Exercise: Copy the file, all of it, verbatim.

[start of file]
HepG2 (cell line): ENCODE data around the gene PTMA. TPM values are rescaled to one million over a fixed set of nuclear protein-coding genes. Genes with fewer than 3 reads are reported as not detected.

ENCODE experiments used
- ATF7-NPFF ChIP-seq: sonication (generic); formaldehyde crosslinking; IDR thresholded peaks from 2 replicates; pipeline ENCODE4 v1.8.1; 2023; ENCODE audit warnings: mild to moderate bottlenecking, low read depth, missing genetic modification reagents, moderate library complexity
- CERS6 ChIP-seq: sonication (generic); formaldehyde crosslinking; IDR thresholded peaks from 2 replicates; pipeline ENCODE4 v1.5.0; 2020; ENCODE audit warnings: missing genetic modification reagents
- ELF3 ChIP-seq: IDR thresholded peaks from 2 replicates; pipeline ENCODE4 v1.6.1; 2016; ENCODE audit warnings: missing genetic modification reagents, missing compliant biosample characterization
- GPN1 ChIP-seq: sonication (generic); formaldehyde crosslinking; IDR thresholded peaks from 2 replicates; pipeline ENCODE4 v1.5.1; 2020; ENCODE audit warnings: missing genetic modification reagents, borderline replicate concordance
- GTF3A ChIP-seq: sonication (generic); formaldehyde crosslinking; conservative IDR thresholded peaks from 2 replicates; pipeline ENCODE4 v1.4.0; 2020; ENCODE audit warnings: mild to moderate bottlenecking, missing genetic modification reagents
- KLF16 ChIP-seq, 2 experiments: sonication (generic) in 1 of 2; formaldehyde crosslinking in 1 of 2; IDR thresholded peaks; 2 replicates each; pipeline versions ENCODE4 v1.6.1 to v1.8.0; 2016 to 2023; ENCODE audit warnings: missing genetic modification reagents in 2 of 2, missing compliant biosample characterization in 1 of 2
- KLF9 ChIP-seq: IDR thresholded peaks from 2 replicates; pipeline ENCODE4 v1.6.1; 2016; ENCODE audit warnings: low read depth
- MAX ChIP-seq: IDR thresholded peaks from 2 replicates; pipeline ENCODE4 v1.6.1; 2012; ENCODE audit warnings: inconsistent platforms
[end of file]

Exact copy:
HepG2 (cell line): ENCODE data around the gene PTMA. TPM values are rescaled to one million over a fixed set of nuclear protein-coding genes. Genes with fewer than 3 reads are reported as not detected.

ENCODE experiments used
- ATF7-NPFF ChIP-seq: sonication (generic); formaldehyde crosslinking; IDR thresholded peaks from 2 replicates; pipeline ENCODE4 v1.8.1; 2023; ENCODE audit warnings: mild to moderate bottlenecking, low read depth, missing genetic modification reagents, moderate library complexity
- CERS6 ChIP-seq: sonication (generic); formaldehyde crosslinking; IDR thresholded peaks from 2 replicates; pipeline ENCODE4 v1.5.0; 2020; ENCODE audit warnings: missing genetic modification reagents
- ELF3 ChIP-seq: IDR thresholded peaks from 2 replicates; pipeline ENCODE4 v1.6.1; 2016; ENCODE audit warnings: missing genetic modification reagents, missing compliant biosample characterization
- GPN1 ChIP-seq: sonication (generic); formaldehyde crosslinking; IDR thresholded peaks from 2 replicates; pipeline ENCODE4 v1.5.1; 2020; ENCODE audit warnings: missing genetic modification reagents, borderline replicate concordance
- GTF3A ChIP-seq: sonication (generic); formaldehyde crosslinking; conservative IDR thresholded peaks from 2 replicates; pipeline ENCODE4 v1.4.0; 2020; ENCODE audit warnings: mild to moderate bottlenecking, missing genetic modification reagents
- KLF16 ChIP-seq, 2 experiments: sonication (generic) in 1 of 2; formaldehyde crosslinking in 1 of 2; IDR thresholded peaks; 2 replicates each; pipeline versions ENCODE4 v1.6.1 to v1.8.0; 2016 to 2023; ENCODE audit warnings: missing genetic modification reagents in 2 of 2, missing compliant biosample characterization in 1 of 2
- KLF9 ChIP-seq: IDR thresholded peaks from 2 replicates; pipeline ENCODE4 v1.6.1; 2016; ENCODE audit warnings: low read depth
- MAX ChIP-seq: IDR thresholded peaks from 2 replicates; pipeline ENCODE4 v1.6.1; 2012; ENCODE audit warnings: inconsistent platforms